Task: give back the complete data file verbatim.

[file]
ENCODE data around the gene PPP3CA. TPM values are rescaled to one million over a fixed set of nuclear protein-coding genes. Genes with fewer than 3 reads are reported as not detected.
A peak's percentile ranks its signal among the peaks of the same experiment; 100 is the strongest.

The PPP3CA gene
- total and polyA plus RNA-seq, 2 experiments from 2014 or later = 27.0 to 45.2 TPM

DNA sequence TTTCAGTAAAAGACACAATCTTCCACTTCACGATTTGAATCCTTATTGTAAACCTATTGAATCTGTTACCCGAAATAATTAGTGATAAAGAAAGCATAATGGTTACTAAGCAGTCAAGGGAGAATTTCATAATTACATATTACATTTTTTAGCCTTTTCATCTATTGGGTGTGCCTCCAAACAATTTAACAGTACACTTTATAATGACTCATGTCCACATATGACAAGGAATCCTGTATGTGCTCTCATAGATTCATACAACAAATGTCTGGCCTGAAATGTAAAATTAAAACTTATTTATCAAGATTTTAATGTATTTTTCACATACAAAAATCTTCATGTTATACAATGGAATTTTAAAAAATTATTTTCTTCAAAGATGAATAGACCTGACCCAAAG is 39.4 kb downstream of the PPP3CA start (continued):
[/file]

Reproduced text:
ENCODE data around the gene PPP3CA. TPM values are rescaled to one million over a fixed set of nuclear protein-coding genes. Genes with fewer than 3 reads are reported as not detected.
A peak's percentile ranks its signal among the peaks of the same experiment; 100 is the strongest.

The PPP3CA gene
- total and polyA plus RNA-seq, 2 experiments from 2014 or later = 27.0 to 45.2 TPM

DNA sequence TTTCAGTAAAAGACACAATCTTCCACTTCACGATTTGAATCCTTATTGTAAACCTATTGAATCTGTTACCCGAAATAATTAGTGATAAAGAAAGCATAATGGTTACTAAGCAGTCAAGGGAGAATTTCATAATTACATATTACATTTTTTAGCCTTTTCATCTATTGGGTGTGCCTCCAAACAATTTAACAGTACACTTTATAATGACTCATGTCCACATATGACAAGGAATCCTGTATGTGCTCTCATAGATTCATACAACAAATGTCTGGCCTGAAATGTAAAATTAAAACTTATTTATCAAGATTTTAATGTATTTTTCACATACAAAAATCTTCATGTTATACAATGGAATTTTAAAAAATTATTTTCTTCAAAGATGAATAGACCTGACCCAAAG is 39.4 kb downstream of the PPP3CA start (continued):